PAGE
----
My memory gets a little hazy at times, but I remember this whole thing clearly. It was like any other Monday, really, except that it felt sort of like I was living in some sort of film noir from the late 1930’s to early 1950’s. You know, everything’s in black and white, and I’m wearing a plain, dark-colored trench coat, no tie, with a matching fedora hat. I talk in a scruffy, slightly toned down voice. I have an office, and the stick on letters that I put on the door when I first rented the place have deteriorated, and some have fallen off. My underpaid secretary sits outside. She gives me a lot of grief, brother, but I guess I deserve it. I haven’t found any solid detective work for months now. I’ve been just barely making it by calling up ex-girlfirends and charming them into granting me favors, and occasionally I’ll get a small detective job, usually for some kid trying to find Waldo. Well, I do it, but I ain’t proud.
It was already late afternoon, no calls all day as usual, and my secretary, Cybil, has been telling me she needs to go before too long, but I tell her to stay. “You don’t pay me enough to stay!” Alright, alright ya crazy dame, go ahead and take off.
But then she walks in. Or calls, rather, but let’s pretend she walks in. She’s got a long stride and a voice to match. Wait, I’m not sure that makes sense, but it sounds sensual. She sits down, and opens up her cigarette case, and puts one in her mouth. I strike a match and reach to light it, but then she tells me “It’s only candy, baby.”
So what’s your name, I ask her. “Monica. Monica Richman,” she tells me as she chomps down on her sugar stick. Already I know why she’s here. And she knows I know. Not long ago I was investigating The History Channel. I had suspected that they were going to change their name to the Hitler Channel. Problem is, A&E Television owns the History Channel, and I used the name of their executive vice president in the article. Let’s say he wasn’t too happy about it. To cut a long story short, Monica Richman here is a big time lawyer, representing A&E. She works for some law firm down town, I forget the name exactly but it sounds like “sunshine” when pronounced by an Italian immigrant with a thick accent.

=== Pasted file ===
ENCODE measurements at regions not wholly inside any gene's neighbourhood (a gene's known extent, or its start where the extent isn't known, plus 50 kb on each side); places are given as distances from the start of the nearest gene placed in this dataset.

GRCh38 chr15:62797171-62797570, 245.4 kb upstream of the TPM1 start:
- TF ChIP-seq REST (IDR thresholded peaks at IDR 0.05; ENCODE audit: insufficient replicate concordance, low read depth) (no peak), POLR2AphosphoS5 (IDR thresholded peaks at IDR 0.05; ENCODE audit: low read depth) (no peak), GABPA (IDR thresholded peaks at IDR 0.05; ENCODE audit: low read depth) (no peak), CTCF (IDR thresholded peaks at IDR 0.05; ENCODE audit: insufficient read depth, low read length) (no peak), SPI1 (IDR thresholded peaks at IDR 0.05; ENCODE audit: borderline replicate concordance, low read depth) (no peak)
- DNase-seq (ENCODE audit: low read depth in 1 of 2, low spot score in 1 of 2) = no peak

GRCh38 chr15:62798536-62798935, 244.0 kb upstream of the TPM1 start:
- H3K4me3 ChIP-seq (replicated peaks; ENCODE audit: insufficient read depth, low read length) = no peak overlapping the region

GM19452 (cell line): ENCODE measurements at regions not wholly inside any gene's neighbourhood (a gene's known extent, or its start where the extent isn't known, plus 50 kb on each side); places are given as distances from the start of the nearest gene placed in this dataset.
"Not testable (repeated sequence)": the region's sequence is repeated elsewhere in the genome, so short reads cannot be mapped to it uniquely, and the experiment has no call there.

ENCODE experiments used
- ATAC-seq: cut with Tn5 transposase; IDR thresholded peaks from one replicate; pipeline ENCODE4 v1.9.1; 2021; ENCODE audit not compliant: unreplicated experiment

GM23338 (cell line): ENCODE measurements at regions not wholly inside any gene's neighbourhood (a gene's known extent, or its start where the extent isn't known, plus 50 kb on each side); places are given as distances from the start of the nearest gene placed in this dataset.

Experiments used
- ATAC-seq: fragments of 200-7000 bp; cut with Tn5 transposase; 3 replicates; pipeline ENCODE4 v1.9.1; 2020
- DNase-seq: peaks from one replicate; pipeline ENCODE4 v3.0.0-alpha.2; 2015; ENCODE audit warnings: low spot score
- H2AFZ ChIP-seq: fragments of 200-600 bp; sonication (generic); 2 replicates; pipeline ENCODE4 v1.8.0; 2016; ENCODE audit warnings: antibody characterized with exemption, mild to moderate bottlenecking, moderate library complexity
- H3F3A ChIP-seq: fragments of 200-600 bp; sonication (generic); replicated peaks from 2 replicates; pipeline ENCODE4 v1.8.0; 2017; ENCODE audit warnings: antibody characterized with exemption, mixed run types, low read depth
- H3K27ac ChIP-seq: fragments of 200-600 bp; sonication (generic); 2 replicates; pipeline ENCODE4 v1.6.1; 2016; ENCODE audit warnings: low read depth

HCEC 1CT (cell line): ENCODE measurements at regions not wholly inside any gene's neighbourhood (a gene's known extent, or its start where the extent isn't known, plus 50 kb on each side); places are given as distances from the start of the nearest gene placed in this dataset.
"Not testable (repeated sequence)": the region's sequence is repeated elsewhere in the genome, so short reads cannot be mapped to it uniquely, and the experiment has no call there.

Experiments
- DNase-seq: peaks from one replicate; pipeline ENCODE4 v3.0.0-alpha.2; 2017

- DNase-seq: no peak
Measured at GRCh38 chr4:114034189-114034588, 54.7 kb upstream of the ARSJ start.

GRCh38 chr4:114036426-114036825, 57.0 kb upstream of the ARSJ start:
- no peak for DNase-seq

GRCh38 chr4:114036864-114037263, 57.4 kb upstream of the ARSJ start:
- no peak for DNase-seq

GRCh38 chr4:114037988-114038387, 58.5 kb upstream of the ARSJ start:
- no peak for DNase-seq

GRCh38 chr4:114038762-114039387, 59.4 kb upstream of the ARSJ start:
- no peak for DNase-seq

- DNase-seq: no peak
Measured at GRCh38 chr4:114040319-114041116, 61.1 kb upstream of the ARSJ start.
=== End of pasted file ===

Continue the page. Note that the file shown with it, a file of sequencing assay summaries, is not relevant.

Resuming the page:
I ask her, What are you doing in this part of town, in the docks? She tells me she was just in the neighborhood and wanted to stop by. Come to get me to change my story, I ask her. “You know that story’s not true,” she tells me. Well that’s a matter of opinion, isn’t it. “No it isn’t,” she says. She shifts her body language and tone of voice, and I can tell she’s trying to seduce me. Not gonna happen, lady, I tell her. The Onion breaks stories like these all the time, and I don’t see you going after them. “You’re not The Onion,” she tells me bluntly, licking her lips, chomping down on the last piece of her candy cigarette.
So there we were, deadlocked in a sexy sort of struggle. I tell her, I’ll take your VP’s name out of the article, but it’s getting published. She tells me she can handle that, but she keeps looking at me in that way. I get up to pour some whiskey. I set a glass down on my desk, open the bottle, and fill the glass half way. I turn around to put the bottle away and when I look back, she’s got the glass in her hands, and already there’s an imprint of lipstick left on it. You wanna a glass, I ask her. “Oh sorry, I just assumed we’d share.” Why would I want to share with somebody who’s come to coerce me into changing my story, I ask her.
She starts to get real different after I say that. She gets a little apologetic, saying she doesn’t want to hold me back. I ask her if she liked the article I wrote up. I can tell she does, but she tells me that because of her work, she preferred it hadn’t been written. She calls it “hurtful” among other things, but then she starts to talk crazy to me. She starts working me up as some sort of creative genius, and starts using big, sexy words like “defamation” and “fictitious”. I knew this doll wanted to get with me, but now I think she might be trying to suck me in long-term, see. I can’t handle that. Maybe my mother’s right, maybe I do need to settle down, but not right off the bat like this. I start to feel real uncomfortable, see, and start tugging at my shirt collar, even though I’m not wearing a tie as I’m sure you’ll recall.
She looks at me with big eyes and pouty lips, waiting for me to make a verbal response. Sorry babe, I say, it’s just not in the cards for you and me. She jumps across the desk, grabbing me by my shirt, yelling my name, telling me that we need to be together. I give her a slap on the face and tell her to sit down. She does, her hair a mess, and a look of shame draped on her face. I lie to her. Look dame, I’m married. “You’re not wearing a ring,” she points out. Yeah I know, I do detective work. You think I want the perps I investigate to know I got a wife at home? Not a chance in hell, lady, not a chance in hell. And that goes for you and me. I’ll change the name, but that’s all. Get outta here.
She grabs her coat and walks away, then pauses in the open door and looks back at me. She has this fierce look in her eyes, and it seems like she’s gonna say something, ‘cept she doesn’t. She just slams the door and walks out of my office. So I sit there and finish the glass of whiskey, grab my hat and coat, and head out the door. Sometimes I wonder just what it is that I’m doing in this town.